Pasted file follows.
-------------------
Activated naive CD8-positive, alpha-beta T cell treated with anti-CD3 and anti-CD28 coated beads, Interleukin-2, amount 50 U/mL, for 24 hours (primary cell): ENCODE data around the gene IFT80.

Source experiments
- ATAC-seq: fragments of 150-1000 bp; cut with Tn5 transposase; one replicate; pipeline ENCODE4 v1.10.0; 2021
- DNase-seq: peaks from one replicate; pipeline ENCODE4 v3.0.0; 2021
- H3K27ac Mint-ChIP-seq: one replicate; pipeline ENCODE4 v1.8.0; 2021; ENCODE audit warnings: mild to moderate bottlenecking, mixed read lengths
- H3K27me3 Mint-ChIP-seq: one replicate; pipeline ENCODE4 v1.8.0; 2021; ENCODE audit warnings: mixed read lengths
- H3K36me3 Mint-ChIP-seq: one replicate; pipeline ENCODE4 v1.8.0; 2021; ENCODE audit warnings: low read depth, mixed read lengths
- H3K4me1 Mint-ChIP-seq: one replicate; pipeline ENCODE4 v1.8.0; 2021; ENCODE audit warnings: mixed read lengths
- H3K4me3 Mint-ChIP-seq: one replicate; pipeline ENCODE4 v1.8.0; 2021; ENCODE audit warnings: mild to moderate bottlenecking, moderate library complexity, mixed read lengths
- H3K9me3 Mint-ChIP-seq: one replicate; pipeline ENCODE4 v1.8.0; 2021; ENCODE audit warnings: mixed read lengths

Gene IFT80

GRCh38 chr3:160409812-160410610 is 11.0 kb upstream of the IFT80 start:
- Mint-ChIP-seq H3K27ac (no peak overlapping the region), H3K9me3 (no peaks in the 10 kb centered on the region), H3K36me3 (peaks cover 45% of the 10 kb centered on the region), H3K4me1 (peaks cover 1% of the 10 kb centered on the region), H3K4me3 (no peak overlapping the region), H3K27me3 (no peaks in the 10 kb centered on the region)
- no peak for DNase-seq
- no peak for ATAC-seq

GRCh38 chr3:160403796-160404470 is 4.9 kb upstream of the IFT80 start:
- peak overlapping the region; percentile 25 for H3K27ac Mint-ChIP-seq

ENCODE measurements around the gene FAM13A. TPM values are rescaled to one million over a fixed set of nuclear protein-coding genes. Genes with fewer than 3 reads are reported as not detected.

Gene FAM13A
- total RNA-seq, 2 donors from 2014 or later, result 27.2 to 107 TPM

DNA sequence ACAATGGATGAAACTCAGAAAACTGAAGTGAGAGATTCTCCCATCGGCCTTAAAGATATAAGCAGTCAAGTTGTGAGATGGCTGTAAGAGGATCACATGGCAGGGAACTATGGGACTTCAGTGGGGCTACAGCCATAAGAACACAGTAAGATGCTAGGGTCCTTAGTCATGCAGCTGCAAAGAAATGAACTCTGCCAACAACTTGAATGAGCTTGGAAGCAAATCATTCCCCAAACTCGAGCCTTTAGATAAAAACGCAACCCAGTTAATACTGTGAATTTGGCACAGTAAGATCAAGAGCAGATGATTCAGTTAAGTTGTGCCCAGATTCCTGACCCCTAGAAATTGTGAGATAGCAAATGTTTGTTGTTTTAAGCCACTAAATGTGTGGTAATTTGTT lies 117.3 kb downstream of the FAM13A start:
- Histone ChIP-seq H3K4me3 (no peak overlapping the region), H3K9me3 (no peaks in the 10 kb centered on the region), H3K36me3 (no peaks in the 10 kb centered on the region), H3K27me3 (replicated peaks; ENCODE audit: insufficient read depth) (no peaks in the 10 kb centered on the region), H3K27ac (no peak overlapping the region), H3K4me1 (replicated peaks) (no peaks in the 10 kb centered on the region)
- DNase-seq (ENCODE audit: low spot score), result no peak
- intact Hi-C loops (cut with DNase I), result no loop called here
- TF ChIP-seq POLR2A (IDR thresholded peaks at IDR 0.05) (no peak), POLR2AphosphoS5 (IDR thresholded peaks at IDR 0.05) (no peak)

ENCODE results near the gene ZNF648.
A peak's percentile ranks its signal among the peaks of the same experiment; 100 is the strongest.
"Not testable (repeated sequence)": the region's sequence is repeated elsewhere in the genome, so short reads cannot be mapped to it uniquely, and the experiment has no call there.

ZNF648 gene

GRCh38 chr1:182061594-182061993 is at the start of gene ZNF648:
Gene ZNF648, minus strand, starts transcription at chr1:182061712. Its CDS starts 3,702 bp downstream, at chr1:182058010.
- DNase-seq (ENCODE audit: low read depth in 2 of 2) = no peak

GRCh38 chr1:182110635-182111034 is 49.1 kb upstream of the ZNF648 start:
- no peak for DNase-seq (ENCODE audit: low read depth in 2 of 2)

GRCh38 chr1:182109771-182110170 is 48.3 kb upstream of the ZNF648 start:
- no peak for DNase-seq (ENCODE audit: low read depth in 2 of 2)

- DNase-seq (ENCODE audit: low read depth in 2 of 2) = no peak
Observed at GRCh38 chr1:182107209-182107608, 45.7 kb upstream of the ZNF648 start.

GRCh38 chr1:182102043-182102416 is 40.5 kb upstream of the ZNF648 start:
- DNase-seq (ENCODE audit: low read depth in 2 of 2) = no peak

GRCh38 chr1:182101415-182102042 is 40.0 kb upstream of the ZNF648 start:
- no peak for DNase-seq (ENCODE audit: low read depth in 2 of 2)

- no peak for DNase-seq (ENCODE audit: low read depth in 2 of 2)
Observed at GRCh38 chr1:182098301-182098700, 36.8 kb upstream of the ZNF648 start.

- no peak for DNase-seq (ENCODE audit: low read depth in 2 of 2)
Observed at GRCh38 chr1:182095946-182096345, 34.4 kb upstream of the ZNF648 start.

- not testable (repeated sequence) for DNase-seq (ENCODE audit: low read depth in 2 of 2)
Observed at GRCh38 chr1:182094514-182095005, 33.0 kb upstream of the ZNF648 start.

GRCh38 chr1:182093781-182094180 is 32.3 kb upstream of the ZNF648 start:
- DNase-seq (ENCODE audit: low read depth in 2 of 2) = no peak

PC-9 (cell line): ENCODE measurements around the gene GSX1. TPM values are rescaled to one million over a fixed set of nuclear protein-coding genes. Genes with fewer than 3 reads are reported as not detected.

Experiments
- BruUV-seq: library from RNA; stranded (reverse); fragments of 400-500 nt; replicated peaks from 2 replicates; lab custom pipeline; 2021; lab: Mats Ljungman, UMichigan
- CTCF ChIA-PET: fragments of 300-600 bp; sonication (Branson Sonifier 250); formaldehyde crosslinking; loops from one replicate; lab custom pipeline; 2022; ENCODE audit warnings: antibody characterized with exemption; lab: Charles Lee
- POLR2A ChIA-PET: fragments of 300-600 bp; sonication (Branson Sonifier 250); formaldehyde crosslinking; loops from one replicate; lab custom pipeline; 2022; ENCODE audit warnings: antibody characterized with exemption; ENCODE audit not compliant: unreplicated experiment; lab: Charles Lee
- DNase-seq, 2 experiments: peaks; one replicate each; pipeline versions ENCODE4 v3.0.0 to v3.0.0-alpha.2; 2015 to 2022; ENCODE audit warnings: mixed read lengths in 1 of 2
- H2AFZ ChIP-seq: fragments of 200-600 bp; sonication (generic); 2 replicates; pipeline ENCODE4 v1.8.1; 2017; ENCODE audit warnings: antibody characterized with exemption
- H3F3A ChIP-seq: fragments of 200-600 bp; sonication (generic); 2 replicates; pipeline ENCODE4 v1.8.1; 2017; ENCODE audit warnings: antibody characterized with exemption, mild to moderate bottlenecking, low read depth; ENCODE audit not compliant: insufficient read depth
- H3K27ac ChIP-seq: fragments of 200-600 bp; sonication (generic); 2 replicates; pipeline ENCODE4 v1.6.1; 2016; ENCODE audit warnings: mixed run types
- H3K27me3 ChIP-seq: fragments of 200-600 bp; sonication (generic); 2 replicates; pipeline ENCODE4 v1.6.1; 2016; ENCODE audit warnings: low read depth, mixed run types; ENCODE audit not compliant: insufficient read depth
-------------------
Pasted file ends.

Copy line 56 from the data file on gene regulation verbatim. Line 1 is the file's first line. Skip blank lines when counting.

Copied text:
- DNase-seq, 2 experiments: peaks; one replicate each; pipeline versions ENCODE4 v3.0.0 to v3.0.0-alpha.2; 2015 to 2022; ENCODE audit warnings: mixed read lengths in 1 of 2